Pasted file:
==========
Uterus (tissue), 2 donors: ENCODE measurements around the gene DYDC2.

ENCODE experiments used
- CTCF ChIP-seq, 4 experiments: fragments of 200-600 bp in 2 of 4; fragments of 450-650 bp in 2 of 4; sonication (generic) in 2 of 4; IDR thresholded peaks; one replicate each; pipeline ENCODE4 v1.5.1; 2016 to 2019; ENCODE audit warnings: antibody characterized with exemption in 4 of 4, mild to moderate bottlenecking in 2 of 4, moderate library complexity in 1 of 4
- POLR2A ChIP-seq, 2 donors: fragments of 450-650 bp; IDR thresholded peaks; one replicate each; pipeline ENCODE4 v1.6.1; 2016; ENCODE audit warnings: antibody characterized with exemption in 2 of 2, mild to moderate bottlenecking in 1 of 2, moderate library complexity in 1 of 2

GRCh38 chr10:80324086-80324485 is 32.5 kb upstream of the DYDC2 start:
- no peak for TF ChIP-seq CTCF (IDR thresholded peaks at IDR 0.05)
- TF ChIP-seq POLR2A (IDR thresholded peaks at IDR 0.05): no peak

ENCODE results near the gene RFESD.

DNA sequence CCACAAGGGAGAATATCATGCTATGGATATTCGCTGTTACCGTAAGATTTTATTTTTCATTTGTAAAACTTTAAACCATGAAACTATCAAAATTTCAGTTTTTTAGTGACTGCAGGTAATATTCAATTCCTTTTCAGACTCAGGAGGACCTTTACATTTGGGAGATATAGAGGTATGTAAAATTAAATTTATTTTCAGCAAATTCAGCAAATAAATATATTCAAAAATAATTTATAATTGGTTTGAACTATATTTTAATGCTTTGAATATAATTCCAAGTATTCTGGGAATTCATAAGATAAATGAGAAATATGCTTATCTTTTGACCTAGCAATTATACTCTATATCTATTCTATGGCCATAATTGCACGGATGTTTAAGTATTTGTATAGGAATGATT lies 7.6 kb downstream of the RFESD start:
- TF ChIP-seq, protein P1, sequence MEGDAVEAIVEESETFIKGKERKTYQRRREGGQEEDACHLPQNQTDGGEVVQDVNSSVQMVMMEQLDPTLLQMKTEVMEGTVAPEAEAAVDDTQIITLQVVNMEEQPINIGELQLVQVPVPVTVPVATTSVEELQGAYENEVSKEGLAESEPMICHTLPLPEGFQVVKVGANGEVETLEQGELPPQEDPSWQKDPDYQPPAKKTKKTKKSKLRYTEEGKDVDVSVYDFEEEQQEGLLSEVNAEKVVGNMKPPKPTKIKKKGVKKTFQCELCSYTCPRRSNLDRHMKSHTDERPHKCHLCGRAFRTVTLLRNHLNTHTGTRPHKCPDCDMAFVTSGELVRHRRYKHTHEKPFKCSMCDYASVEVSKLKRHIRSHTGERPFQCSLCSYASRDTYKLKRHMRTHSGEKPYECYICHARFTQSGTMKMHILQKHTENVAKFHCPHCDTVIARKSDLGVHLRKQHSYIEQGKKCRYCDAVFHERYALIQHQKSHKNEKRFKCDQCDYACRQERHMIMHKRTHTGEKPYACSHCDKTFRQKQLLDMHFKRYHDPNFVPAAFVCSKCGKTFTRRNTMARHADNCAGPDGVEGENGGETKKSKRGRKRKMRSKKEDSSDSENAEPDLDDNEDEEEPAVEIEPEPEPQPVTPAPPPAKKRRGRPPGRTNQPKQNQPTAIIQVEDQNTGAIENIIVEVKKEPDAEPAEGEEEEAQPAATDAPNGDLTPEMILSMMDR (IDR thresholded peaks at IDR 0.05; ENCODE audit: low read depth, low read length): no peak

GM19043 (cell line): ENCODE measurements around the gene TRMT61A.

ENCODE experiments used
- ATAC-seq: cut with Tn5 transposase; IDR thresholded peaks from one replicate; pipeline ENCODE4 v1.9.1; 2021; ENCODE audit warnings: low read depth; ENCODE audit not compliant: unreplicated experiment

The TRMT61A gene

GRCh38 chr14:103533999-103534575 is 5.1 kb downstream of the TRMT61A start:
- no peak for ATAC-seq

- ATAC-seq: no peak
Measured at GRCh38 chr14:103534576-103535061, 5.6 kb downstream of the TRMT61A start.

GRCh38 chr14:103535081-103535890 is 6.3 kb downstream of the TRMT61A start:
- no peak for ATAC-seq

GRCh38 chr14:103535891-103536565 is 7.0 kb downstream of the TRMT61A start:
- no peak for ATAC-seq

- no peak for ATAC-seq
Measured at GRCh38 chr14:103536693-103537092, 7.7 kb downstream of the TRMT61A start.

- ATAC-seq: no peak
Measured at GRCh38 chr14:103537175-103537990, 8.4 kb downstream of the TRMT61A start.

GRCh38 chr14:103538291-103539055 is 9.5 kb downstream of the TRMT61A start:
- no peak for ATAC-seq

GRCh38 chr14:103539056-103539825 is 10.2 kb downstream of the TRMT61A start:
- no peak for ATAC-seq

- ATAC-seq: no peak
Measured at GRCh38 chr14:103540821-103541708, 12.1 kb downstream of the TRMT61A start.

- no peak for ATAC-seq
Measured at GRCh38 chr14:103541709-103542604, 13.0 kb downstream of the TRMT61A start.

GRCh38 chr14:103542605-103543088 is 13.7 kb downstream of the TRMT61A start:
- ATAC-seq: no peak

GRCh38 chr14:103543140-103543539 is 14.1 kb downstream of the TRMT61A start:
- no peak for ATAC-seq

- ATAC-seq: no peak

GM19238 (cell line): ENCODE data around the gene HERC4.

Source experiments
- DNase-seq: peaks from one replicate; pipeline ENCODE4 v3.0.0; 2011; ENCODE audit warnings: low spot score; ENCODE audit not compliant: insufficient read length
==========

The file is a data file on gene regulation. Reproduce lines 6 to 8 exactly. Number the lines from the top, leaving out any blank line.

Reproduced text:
- no peak for TF ChIP-seq CTCF (IDR thresholded peaks at IDR 0.05)
- TF ChIP-seq POLR2A (IDR thresholded peaks at IDR 0.05): no peak

ENCODE results near the gene RFESD.